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The Problem With Selling the Largest Private Art Collection in the World

Art Basel in Basel 2014
Monika Sasnowska's "Untitled" from The Modern Institute Gallery. Source: Courtesy of Art Basel

Moti Shniberg shuffles through the lobby of the trendy Manhattan building where his company is based to a quiet corner table. A boyish 41-year-old with red hair and a soft Israeli accent, he’s slightly out of place among the dressy-casual office workers who weren’t yet in high school when he launched the Artist Pension Trust, which may hold the largest private collection of contemporary art on the planet.

“Look around,” Shniberg says, gesturing to the walls. “You see all the art there? All of these are APT artists.” And who created the video installation in the corner? “I’m not sure,” says Shniberg, half sheepish, half defiant. “We have so many artists.”

Close to 2,000, from 75 countries, they have collectively contributed 10,000 artworks to the trust, a unique combination of artist collective and hedge fund. Shniberg has attracted big-name backing as well, all by promising to fix what is widely viewed as a broken market: Those who create art -- even valuable art -- often don’t profit from it nearly as much as their collectors or even, on occasion, their own dealers. Shniberg's solution is a combination of skipping the middleman (artists get to bypass their dealers by selling through APT instead) and altruism (part of each sale goes to other artists).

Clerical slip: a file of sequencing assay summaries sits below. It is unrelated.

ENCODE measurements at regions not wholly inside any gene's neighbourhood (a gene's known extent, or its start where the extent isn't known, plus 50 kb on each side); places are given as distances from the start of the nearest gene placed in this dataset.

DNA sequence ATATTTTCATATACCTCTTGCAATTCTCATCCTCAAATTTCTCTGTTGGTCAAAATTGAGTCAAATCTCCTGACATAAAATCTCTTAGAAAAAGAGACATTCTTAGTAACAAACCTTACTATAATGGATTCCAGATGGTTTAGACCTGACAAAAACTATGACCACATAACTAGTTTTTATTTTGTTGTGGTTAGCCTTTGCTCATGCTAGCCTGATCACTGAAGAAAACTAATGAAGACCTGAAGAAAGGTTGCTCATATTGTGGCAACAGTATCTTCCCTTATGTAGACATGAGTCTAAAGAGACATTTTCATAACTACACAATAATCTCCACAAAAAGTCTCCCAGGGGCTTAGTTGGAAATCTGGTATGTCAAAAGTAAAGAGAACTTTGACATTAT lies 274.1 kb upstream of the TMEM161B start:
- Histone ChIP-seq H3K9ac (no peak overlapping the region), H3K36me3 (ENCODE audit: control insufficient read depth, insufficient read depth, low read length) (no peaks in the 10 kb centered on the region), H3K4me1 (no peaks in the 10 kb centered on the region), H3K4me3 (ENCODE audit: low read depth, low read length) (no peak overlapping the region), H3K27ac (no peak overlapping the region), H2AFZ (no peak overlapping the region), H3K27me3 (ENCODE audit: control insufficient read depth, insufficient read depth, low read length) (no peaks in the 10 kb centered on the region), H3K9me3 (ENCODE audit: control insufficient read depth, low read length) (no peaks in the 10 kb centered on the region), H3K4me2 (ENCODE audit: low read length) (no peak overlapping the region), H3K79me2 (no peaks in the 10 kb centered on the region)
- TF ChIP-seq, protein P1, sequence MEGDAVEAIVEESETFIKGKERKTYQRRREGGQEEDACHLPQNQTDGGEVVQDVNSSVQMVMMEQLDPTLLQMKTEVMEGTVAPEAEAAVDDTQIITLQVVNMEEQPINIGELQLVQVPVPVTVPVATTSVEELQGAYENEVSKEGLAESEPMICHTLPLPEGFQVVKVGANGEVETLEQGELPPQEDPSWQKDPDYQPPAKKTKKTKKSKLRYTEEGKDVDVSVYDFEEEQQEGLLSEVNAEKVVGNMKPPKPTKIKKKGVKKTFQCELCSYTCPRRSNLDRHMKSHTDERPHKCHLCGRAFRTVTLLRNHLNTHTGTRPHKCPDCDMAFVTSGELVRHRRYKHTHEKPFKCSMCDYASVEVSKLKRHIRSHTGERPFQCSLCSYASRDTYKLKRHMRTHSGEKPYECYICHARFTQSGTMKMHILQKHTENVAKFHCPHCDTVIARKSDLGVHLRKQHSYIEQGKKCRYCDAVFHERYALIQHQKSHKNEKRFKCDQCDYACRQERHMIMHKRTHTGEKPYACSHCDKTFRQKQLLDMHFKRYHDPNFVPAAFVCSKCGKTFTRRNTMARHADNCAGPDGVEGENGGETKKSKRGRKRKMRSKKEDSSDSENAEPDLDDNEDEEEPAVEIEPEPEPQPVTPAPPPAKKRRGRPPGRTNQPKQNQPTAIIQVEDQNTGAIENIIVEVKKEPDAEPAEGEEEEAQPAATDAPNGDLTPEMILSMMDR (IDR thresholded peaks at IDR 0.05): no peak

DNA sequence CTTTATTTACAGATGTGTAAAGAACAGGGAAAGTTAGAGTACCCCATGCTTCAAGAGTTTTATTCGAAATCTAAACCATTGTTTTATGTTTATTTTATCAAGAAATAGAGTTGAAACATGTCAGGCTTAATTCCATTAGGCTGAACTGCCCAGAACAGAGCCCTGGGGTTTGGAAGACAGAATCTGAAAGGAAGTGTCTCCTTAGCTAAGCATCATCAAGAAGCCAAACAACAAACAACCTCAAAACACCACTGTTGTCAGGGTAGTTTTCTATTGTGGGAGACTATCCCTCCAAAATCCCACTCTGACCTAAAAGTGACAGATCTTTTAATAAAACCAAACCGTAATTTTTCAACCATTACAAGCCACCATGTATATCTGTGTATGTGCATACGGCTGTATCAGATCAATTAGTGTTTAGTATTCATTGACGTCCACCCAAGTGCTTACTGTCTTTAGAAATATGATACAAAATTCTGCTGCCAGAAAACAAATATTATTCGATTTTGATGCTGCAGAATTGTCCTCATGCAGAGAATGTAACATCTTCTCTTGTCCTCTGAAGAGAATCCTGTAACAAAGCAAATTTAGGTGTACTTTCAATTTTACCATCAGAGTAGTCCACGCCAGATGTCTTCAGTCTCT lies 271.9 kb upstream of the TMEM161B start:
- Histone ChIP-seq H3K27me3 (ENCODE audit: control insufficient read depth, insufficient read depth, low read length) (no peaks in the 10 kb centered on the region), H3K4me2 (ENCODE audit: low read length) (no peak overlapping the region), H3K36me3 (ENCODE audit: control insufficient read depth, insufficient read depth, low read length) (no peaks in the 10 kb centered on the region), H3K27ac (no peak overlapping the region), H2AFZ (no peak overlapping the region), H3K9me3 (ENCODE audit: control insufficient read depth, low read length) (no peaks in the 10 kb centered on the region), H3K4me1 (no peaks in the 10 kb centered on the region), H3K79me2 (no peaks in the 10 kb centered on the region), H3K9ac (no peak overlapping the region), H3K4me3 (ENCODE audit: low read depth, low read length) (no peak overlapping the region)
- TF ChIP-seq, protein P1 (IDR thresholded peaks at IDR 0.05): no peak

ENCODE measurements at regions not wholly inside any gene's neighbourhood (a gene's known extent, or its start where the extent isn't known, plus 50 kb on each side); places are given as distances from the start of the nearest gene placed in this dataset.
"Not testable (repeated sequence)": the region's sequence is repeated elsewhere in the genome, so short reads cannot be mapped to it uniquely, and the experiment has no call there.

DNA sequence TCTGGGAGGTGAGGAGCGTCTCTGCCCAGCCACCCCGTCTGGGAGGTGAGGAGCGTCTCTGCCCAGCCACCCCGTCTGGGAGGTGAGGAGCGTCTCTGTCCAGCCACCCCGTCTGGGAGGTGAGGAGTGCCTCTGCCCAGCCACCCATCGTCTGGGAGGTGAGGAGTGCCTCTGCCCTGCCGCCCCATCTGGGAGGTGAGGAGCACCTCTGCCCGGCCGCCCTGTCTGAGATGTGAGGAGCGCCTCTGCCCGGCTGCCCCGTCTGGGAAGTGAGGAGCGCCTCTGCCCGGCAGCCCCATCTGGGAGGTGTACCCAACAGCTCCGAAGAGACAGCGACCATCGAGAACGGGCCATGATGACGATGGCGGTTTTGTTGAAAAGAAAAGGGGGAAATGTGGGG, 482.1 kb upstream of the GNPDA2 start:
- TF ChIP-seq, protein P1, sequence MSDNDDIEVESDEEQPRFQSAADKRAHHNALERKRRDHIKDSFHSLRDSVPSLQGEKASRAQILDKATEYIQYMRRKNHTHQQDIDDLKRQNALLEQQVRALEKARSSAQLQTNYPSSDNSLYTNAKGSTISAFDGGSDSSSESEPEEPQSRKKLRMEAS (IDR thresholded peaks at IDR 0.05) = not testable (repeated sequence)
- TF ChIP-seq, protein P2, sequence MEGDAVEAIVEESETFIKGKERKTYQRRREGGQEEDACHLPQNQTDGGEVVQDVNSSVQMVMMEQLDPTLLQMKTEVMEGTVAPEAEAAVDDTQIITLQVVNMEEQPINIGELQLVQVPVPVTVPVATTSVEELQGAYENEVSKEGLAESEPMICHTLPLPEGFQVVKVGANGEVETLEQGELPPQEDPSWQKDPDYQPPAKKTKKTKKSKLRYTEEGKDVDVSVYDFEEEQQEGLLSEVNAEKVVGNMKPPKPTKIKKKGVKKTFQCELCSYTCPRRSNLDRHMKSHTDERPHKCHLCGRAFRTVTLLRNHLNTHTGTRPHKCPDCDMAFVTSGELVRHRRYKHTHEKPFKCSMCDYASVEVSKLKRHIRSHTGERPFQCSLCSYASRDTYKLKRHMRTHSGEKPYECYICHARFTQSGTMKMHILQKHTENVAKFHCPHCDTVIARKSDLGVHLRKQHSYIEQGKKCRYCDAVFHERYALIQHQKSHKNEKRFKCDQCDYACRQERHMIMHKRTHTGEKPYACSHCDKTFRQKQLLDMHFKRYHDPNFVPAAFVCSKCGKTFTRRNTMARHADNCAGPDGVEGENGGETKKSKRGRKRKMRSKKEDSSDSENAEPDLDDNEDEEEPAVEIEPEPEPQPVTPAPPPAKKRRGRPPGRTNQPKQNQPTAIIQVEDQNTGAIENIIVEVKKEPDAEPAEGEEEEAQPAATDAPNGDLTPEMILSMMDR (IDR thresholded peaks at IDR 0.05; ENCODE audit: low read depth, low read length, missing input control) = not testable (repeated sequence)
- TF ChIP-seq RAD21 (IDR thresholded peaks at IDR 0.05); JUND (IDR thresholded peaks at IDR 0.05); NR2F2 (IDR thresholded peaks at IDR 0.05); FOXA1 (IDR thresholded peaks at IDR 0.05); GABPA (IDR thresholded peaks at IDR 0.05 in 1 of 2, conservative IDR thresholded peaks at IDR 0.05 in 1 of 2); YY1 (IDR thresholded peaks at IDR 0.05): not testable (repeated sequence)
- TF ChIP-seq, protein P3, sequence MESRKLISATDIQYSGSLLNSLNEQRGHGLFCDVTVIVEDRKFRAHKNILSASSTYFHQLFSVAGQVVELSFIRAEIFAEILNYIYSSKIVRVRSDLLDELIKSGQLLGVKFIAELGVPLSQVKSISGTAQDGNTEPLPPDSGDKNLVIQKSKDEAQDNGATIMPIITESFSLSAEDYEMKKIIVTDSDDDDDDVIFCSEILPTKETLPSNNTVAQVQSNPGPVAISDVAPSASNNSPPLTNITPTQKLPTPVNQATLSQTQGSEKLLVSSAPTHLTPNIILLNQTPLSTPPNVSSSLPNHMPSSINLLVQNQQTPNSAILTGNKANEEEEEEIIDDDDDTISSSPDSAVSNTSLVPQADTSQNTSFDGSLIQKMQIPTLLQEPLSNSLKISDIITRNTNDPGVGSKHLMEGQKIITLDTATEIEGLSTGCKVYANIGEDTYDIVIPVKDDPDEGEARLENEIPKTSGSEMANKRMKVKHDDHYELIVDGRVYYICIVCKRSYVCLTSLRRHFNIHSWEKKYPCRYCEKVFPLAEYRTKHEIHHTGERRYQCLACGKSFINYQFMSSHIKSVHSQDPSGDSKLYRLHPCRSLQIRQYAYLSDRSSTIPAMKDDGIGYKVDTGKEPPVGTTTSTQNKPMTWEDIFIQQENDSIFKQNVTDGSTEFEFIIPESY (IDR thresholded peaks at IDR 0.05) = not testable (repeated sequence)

It’s a sound strategy on paper, and over the past decade Shniberg has corralled an impressive amount of art.

Now, to sell it.

Shniberg, whose background is in data-mining tech startups, secured backing from investors such as Thomas Schimdheiny, the fourth-wealthiest man in Switzerland, Sir Harry Djanogoly, a prominent British philanthropist and art collector, and Raymond McGuire, the head of Global Banking at Citibank, investing on his own behalf. The trust's advisory board includes Lady Elena Foster, chairman of the Tate International, and John Baldessari, an iconic conceptual artist, along with a host of curators spread across the globe who recommend artists for the trust.

Twenty years ago, the Artist Pension Trust would have been inconceivable. The art market wasn’t yet a repository for sums so large they appear to be made up. In 1993, the top-grossing living artist at auction, according to Artnet, was the pop artist Roy Lichtenstein. His art sold that year for a total of $3.9 million, or $6.3 million in today’s dollars. Last year the painter Gerhard Richter held the same title. His total auction sales: $189 million.

With this much money sloshing around there seems to be some for everyone. And that includes, as Katya Kazakina has reported, art-market speculators like Stefan Simchowitz, who made a small fortune by finding and promoting the art of 20-somethings to his famous friends and then reselling it at tremendous profit.

This would be fine, except that artists don’t get any royalties from secondary sales. Instead, they depend on galleries, which play the role of agents and managers, generally taking 50 percent of the sale prices. Galleries try to avoid letting art slip into the auction market too early, if at all.